0
$\begingroup$

I have approximately 500 datasets and want to predict yield in one season (about 1000 dataset). I only have one kind of feature (20 years monthly rainfall) so there are 240 features I use. I got RMSE of 900 and average of data is about 4000-6000. Is it possible to prevent overfitting using small dataset? Thank you in advance

$\endgroup$
  • $\begingroup$ By 500 data sets do you mean 500 rows if no then can you tell us what these 500 data sets are? It is possible to create model using smaller representative sample without over fitting. $\endgroup$ – Nishad Aug 22 '16 at 5:25
  • $\begingroup$ @Nishad Yes, it mean 500 rows. 500 rows mean there are 500 fields of crop. Yes, because I do optimization using Simullated Annealing but it still result over fitting, tough. $\endgroup$ – Qhueen Aug 22 '16 at 6:00
  • $\begingroup$ You need to do cross validation, refer to below links - Cross validation in xgboost (R) rpackages.ianhowson.com/cran/xgboost/man/xgb.cv.html CV as a concept robjhyndman.com/hyndsight/crossvalidation & en.wikipedia.org/wiki/Cross-validation_(statistics) $\endgroup$ – Nishad Aug 22 '16 at 6:52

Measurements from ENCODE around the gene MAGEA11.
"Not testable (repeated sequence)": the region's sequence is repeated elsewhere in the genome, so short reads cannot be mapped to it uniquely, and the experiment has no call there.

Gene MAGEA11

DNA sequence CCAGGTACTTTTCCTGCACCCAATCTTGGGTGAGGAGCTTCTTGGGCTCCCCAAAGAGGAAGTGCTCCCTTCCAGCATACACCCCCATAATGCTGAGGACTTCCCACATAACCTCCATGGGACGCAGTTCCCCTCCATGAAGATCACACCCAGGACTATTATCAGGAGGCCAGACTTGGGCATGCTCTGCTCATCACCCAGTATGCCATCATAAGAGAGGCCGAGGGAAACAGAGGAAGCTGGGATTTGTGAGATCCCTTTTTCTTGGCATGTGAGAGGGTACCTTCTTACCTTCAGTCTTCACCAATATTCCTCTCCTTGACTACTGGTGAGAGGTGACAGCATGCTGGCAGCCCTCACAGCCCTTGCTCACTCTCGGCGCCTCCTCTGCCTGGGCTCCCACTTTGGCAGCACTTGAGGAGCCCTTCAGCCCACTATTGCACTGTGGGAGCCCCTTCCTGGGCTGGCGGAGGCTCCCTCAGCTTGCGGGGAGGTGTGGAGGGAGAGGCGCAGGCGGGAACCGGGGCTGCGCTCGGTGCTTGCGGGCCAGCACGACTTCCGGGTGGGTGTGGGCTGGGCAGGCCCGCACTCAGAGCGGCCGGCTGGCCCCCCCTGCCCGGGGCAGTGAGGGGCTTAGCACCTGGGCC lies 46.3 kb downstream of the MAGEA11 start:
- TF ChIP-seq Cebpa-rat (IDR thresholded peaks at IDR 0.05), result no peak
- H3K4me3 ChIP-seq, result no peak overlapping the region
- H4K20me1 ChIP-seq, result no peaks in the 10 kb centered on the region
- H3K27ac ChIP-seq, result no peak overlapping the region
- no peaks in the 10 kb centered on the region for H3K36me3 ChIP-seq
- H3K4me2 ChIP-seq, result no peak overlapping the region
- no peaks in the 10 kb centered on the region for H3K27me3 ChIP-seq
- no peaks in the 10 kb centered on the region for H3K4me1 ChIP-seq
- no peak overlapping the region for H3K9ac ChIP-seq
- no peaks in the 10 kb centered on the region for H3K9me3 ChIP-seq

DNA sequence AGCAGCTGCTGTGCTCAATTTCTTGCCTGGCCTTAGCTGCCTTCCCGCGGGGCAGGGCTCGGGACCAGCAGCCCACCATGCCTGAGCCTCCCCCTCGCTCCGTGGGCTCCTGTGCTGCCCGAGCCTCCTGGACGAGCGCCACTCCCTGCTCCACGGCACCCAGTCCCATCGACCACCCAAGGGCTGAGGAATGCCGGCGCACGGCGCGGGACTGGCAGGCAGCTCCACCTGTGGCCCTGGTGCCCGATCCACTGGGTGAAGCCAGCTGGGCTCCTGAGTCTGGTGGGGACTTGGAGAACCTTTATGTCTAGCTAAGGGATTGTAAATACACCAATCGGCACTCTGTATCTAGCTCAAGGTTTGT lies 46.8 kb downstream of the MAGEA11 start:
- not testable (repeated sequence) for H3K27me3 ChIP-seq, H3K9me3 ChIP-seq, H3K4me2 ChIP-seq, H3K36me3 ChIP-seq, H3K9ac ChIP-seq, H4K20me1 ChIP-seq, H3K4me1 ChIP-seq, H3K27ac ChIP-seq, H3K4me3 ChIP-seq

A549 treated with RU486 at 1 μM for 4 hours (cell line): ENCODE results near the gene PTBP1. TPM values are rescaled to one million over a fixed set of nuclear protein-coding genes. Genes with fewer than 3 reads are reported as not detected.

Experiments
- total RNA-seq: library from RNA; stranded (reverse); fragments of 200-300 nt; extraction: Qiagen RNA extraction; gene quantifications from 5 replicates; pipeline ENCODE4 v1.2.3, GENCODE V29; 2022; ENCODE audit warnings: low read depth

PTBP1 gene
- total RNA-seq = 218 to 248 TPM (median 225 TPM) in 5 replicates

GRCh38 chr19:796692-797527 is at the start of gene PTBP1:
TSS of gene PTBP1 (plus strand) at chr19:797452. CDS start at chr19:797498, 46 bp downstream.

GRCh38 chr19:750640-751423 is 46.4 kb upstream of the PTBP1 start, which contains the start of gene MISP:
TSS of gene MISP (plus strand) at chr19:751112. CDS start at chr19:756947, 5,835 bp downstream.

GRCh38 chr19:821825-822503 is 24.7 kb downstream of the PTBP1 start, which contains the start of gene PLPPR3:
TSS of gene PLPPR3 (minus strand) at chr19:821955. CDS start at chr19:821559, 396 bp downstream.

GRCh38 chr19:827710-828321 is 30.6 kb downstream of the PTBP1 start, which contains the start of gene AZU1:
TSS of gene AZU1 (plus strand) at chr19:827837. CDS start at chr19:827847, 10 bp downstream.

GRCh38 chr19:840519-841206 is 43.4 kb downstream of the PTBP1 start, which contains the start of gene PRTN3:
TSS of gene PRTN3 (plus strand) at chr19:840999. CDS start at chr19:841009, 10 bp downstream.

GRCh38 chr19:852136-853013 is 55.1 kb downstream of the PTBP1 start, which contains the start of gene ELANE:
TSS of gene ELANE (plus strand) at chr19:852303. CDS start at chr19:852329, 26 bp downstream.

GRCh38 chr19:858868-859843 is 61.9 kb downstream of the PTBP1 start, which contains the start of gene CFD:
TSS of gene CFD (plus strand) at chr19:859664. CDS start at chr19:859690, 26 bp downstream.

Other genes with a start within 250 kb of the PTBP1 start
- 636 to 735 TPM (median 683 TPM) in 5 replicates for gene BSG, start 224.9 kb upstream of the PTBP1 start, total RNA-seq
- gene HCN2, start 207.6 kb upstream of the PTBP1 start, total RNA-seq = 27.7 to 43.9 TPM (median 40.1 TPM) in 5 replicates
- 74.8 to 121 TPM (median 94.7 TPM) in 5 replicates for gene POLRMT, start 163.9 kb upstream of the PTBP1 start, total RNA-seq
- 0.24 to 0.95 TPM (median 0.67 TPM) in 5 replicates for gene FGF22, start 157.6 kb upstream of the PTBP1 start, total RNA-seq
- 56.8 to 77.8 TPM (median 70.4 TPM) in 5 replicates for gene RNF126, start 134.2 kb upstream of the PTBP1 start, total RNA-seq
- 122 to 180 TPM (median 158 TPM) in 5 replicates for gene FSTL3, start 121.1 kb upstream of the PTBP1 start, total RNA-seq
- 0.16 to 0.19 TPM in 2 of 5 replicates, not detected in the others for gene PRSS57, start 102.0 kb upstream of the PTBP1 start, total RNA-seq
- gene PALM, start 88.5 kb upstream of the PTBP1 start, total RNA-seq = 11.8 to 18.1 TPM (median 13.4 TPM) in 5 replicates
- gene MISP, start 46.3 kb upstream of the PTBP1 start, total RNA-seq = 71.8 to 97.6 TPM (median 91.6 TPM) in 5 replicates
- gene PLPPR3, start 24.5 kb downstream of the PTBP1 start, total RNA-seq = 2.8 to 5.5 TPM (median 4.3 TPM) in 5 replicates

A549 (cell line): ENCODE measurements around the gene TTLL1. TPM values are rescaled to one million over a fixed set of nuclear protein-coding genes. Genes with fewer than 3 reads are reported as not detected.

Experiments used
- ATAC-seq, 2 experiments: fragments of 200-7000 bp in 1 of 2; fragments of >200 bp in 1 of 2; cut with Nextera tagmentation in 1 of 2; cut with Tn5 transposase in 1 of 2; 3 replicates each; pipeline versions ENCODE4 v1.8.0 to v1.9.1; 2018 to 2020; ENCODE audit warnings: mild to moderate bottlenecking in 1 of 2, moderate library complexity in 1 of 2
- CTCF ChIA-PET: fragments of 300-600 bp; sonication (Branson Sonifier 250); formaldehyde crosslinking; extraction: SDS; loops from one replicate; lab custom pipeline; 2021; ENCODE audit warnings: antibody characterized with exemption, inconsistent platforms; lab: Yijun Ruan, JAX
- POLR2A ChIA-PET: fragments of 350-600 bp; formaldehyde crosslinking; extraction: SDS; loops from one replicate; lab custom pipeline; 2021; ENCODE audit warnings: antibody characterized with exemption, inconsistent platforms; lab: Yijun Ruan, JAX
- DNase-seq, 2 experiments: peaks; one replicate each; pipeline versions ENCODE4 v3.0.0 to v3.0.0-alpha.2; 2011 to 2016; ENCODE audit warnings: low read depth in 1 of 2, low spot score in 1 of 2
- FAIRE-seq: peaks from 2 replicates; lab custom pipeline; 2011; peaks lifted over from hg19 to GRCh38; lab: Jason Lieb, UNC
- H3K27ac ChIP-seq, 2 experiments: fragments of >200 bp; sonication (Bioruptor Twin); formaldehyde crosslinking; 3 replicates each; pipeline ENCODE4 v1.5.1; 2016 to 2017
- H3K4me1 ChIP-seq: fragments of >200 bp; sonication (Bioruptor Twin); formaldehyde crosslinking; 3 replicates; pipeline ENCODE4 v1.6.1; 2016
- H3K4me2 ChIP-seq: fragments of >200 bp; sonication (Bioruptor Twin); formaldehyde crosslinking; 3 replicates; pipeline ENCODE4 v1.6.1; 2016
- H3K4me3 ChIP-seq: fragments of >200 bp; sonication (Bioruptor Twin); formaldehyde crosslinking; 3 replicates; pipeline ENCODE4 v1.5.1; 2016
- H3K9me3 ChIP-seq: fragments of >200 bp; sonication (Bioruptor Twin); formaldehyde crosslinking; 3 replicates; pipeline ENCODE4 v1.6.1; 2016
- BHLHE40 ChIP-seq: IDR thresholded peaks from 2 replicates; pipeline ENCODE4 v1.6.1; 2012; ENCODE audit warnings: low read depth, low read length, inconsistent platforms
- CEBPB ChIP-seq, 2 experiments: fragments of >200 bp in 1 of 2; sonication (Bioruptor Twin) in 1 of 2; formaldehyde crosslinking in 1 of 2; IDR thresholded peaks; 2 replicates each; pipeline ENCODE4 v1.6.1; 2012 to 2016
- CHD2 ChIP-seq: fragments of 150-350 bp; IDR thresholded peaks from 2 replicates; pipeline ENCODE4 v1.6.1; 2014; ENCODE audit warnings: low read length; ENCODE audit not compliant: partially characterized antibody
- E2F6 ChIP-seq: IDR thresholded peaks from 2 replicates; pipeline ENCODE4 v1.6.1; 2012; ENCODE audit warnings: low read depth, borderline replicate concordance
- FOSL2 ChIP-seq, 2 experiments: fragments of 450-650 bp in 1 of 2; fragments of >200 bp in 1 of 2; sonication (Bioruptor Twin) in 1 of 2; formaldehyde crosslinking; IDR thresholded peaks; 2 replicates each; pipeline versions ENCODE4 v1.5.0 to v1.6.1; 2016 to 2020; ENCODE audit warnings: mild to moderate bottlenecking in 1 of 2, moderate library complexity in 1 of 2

• $\begingroup$ I did cross validation (10 folds) and tune parameters using grid search but the error is still high @Nishad $\endgroup$ – Qhueen Aug 22 '16 at 7:40
0
$\begingroup$

If you have only monthly rainfall data to forecast crop yield, then you have only one feature to use for that crop, so you indeed have 500 datasets of each crop and 240 records for each dataset with only one feature - monthly rainfall. I'm assuming that each crop is a different type of plant, and since the impact of rainfall on its growth would be different, you should really model these as 500 different regression models.

So a dataset with 240 records is not too small, you may still be able to train it well without overfitting. Cross-validation is a good approach to prevent overfitting. A good way to estimate how many records are good enough to fit your model, you could draw learning curves when training your model.

$\endgroup$
  • $\begingroup$ Thank you! I get the idea to solve the problem by drawing curve as you mentioned @Sandeep S. Sandhu $\endgroup$ – Qhueen Sep 13 '16 at 6:52

Your Answer

By clicking “Post Your Answer”, you agree to our terms of service, privacy policy and cookie policy

Not the answer you're looking for? Browse other questions tagged or ask your own question.